In one of the most crash-riddled Daytona 500 races of all time, veteran driver Kurt Busch executed a last-lap pass around up-and-comer Kyle Larson in order to win his first ever "Great American Race", which is one of NASCAR's most prestigious accolades.
According to a report by The New York Times, this year's NASCAR season kick-off was fraught with crash after crash, causing 15 of the 40 competing drivers to pack it in early as a result of heavy damage. One wreck in particular involved 17 of NASCAR's most popular drivers, including three drivers from Kurt Busch's racing team, Stewart-Haas Racing, of which NASCAR legend Tony Stewart is an owner. In the end, however, it was Stewart-Haas's last surviving driver who won the race.
“I was thankful I got through a lot of the wrecks,” Busch said. “Daytona is always survival. Ninety percent of this race is to protect the car, and 10 percent is to go for aggression.” Kurt Busch was involved in several paint-trading rubs, but none of them put the Las Vegas native out of commission. “This car’s completely thrashed. There’s not a straight panel on it," Kurt said in his post-race interview.
Busch's most aggressive move came as he rounded turn three of the iconic two-and-a-half-mile track, however, when he forced his number 41 Ford around Kyle Larson's number 42 car. In the last three laps, most of the race's top five biggest contenders ran out of gas.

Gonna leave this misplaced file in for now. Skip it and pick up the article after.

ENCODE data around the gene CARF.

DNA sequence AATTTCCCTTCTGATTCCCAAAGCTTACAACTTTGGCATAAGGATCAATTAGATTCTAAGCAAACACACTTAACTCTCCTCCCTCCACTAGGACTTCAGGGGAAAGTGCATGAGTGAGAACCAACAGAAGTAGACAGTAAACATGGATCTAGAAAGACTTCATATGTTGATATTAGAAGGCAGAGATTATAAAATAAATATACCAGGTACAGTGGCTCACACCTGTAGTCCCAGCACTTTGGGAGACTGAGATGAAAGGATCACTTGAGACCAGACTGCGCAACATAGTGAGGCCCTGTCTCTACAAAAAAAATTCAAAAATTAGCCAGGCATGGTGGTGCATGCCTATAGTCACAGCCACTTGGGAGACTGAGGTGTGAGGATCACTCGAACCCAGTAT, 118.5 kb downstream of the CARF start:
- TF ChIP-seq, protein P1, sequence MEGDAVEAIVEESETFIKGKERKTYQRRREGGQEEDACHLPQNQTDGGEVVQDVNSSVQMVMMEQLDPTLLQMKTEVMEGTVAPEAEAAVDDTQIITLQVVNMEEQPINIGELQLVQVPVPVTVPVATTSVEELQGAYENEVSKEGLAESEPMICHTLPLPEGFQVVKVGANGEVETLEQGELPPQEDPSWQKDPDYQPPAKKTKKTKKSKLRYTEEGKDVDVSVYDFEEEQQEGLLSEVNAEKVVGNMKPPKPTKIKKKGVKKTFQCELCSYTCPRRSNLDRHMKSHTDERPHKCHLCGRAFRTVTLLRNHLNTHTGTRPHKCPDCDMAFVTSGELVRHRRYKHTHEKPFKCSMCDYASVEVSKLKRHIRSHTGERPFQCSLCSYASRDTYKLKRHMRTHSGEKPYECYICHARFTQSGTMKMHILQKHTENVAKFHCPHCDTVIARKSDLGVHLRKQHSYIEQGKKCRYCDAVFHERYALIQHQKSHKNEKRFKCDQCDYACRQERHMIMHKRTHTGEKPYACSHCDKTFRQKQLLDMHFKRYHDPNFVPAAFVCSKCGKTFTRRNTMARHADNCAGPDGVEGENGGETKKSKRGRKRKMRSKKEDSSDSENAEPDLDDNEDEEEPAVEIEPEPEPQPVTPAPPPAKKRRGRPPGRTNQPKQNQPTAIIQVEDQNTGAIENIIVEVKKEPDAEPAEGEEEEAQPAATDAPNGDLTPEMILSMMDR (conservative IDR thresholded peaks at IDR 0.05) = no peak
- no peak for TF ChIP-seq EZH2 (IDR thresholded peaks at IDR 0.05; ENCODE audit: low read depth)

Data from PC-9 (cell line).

The Daytona 500 victory is a first for Tony Stewart, who never managed to win the prestigious race prior to his retirement last year. For Stewart, however, it was just as special to win as a team owner. “If I knew that when I retired I’d win this race the next year, I’d have retired 17 years ago,” he said. “Sure, you want to win it as a driver. But I can tell you that as an owner, it’s a pretty exciting feeling.” Stewart spoke highly of Busch as well, stating, “It’s probably the most patient race I ever saw Kurt run."
Before the violent race was said and done, fans had seen several wrecks resulting in a total of nine cautions. Overall, there were 37 lead changes, four of which occurred in the last three laps. Of the 40 drivers who started the race, only 25 managed to finish it.
As for Kurt Busch, the 2004 NASCAR Cup Champion can finally add his name to the distinguished list of Daytona 500 winners alongside several NASCAR legends like Richard Petty, Jeff Gordon, and Dale Earnhardt.
Feel free to watch Kurt's impressive last lap victory pass below: